Ignorance: Literature and Agnoiology

by Andrew Benett

Manchester University Press | January 15, 2010 | Hardcover

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Andrew Bennett argues in this fascinating book that ignorance is part of the narrative and poetic force of literature and is an important aspect of its thematic focus: ignorance is what literary texts are about. He sees that the dominant conception of literature since the Romantic period involves an often unacknowledged engagement with the experience of not knowing.
 
From Wordsworth and Keats to George Eliot and Charles Dickens, from Henry James to Joseph Conrad, from Elizabeth Bowen to Philip Roth and Seamus Heaney, writers have been fascinated and compelled by the question of ignorance, including their own. Bennett argues that there is a politics and ethics as well as a poetics of ignorance: literature’s agnoiology, its acknowledgement of the limits of what we know both of ourselves and of others, engages with the possibility of democracy and the ethical, and allows us to begin to conceive of what it might mean to be human.
 
This exciting approach to literary theory will be of interest to lecturers and students of literary theory and criticism.

Format: Hardcover

Dimensions: 288 pages, 9.62 × 5.61 × 1.21 in

Published: January 15, 2010

Publisher: Manchester University Press

Language: English

The following ISBNs are associated with this title:

ISBN - 10: 0719074878

ISBN - 13: 9780719074875

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– More About This Product –

Ignorance: Literature and Agnoiology

Ignorance: Literature and Agnoiology

by Andrew Benett

Format: Hardcover

Dimensions: 288 pages, 9.62 × 5.61 × 1.21 in

Published: January 15, 2010

Publisher: Manchester University Press

Language: English

The following ISBNs are associated with this title:

ISBN - 10: 0719074878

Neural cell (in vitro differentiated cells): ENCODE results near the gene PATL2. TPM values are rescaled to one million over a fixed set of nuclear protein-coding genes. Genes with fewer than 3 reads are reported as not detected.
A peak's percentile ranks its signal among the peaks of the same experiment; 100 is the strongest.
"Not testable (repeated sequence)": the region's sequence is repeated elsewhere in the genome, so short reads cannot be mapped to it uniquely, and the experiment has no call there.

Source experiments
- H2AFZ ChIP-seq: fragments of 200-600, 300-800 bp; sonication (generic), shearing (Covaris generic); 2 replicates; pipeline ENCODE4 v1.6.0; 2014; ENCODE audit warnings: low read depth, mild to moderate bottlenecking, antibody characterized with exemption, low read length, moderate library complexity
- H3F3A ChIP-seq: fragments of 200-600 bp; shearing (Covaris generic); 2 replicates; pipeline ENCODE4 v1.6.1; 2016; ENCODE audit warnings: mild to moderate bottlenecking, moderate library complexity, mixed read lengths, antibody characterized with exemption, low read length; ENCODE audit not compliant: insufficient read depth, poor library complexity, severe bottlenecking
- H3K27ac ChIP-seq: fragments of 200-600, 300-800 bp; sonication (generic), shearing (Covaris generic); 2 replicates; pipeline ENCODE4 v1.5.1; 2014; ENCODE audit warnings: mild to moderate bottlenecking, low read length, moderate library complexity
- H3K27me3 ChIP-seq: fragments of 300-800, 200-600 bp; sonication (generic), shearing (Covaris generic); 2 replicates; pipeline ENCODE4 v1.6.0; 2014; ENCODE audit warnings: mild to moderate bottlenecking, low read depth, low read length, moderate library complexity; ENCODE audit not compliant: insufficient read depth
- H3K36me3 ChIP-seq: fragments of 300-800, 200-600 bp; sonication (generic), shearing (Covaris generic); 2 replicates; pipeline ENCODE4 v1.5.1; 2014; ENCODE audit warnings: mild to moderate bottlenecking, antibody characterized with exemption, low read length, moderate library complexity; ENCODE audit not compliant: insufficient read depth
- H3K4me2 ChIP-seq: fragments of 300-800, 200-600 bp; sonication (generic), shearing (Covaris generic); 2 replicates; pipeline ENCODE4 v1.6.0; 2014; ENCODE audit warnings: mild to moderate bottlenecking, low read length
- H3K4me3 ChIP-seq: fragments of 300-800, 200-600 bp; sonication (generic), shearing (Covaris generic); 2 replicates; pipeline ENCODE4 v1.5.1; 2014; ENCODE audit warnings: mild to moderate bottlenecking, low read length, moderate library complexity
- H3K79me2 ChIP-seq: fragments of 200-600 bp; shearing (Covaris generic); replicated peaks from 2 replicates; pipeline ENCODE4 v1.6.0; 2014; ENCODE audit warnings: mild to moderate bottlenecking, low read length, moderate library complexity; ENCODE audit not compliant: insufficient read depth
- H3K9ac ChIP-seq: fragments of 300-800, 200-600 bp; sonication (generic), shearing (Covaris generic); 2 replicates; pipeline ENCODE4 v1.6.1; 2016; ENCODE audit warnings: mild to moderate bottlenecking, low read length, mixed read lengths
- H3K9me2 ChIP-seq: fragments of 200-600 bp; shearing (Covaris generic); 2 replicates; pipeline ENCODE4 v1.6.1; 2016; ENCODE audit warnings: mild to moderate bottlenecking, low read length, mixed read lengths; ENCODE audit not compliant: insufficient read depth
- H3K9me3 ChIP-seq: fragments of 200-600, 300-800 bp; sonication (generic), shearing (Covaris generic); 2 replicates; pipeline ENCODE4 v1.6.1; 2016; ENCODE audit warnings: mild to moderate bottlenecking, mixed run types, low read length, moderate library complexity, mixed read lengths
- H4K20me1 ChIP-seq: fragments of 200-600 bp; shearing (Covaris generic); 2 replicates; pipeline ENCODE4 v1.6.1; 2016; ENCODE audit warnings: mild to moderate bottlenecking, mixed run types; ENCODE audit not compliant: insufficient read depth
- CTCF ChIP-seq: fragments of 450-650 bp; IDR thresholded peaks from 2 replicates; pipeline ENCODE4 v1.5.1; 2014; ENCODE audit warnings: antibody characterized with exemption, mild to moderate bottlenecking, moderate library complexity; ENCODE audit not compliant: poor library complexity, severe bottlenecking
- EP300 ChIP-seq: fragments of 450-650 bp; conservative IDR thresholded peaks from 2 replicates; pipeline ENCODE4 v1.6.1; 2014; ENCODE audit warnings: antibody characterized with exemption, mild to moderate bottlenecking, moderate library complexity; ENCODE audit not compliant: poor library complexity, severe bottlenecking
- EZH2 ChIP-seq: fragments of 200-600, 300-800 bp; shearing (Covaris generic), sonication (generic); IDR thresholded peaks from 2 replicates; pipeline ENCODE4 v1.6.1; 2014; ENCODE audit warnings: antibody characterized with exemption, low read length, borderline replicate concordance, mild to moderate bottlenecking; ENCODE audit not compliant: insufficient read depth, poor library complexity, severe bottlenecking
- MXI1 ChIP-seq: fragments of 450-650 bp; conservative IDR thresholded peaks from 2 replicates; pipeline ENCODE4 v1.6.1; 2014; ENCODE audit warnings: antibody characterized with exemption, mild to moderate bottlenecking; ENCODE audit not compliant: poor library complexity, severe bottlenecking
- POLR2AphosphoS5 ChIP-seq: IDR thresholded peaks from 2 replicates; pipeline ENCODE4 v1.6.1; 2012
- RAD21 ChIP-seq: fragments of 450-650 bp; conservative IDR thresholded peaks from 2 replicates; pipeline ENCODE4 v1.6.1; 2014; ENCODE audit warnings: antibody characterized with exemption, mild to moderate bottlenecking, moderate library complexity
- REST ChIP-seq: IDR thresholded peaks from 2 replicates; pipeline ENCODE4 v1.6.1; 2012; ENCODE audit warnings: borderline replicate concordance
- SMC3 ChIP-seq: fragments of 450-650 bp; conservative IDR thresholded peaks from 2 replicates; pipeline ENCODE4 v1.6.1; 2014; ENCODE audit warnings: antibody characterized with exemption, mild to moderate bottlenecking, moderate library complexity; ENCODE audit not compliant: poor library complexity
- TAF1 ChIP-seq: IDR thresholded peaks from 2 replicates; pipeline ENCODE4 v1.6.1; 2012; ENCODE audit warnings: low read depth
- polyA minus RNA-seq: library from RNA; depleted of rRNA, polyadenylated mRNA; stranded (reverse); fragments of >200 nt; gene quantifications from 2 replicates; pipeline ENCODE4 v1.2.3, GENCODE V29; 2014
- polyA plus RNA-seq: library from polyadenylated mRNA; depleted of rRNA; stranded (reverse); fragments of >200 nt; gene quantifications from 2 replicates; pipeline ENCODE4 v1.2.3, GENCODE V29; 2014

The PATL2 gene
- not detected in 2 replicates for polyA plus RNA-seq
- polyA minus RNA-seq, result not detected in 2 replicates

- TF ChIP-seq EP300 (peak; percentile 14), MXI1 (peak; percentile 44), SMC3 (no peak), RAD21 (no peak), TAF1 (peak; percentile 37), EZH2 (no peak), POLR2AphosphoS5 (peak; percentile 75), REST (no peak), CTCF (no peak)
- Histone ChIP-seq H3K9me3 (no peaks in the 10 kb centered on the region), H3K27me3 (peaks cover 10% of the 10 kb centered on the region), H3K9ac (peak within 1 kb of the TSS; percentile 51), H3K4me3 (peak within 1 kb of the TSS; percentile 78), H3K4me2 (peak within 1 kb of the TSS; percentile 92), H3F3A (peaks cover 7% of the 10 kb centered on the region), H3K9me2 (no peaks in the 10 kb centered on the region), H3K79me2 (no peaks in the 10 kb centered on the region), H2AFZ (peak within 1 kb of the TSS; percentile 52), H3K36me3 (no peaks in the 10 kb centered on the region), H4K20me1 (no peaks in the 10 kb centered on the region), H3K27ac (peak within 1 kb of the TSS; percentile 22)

ISBN - 13: 9780719074875

Table of Contents

Acknowledgements * Introduction * Ignorance and philosophy *  Literary ignorance * To see as poets do: Romanticism, the sublime, and poetic ignorance *  The opposite of epistemology: Keatsian nescience * Our ignorance of others: Middlemarch and Great Expectations * Joseph Conrad’s blindness * Children, death, and the enigmatic signifier: Wordsworth and Bowen * Monsters and trees: Epistemelancholia in David Hume and Henry James * American ignorance: Philip Roth’s America trilogy * The politics of authorial ignorance: Contemporary poetry

From the Publisher

Andrew Bennett argues in this fascinating book that ignorance is part of the narrative and poetic force of literature and is an important aspect of its thematic focus: ignorance is what literary texts are about. He sees that the dominant conception of literature since the Romantic period involves an often unacknowledged engagement with the experience of not knowing.
 
From Wordsworth and Keats to George Eliot and Charles Dickens, from Henry James to Joseph Conrad, from Elizabeth Bowen to Philip Roth and Seamus Heaney, writers have been fascinated and compelled by the question of ignorance, including their own. Bennett argues that there is a politics and ethics as well as a poetics of ignorance: literature’s agnoiology, its acknowledgement of the limits of what we know both of ourselves and of others, engages with the possibility of democracy and the ethical, and allows us to begin to conceive of what it might mean to be human.
 
This exciting approach to literary theory will be of interest to lecturers and students of literary theory and criticism.

About the Author

Andrew Bennett is Professor of English at the University of Bristol.

Editorial Reviews

"Reading ‘demands more ignorance than knowledge.'" --Maurice Blanchot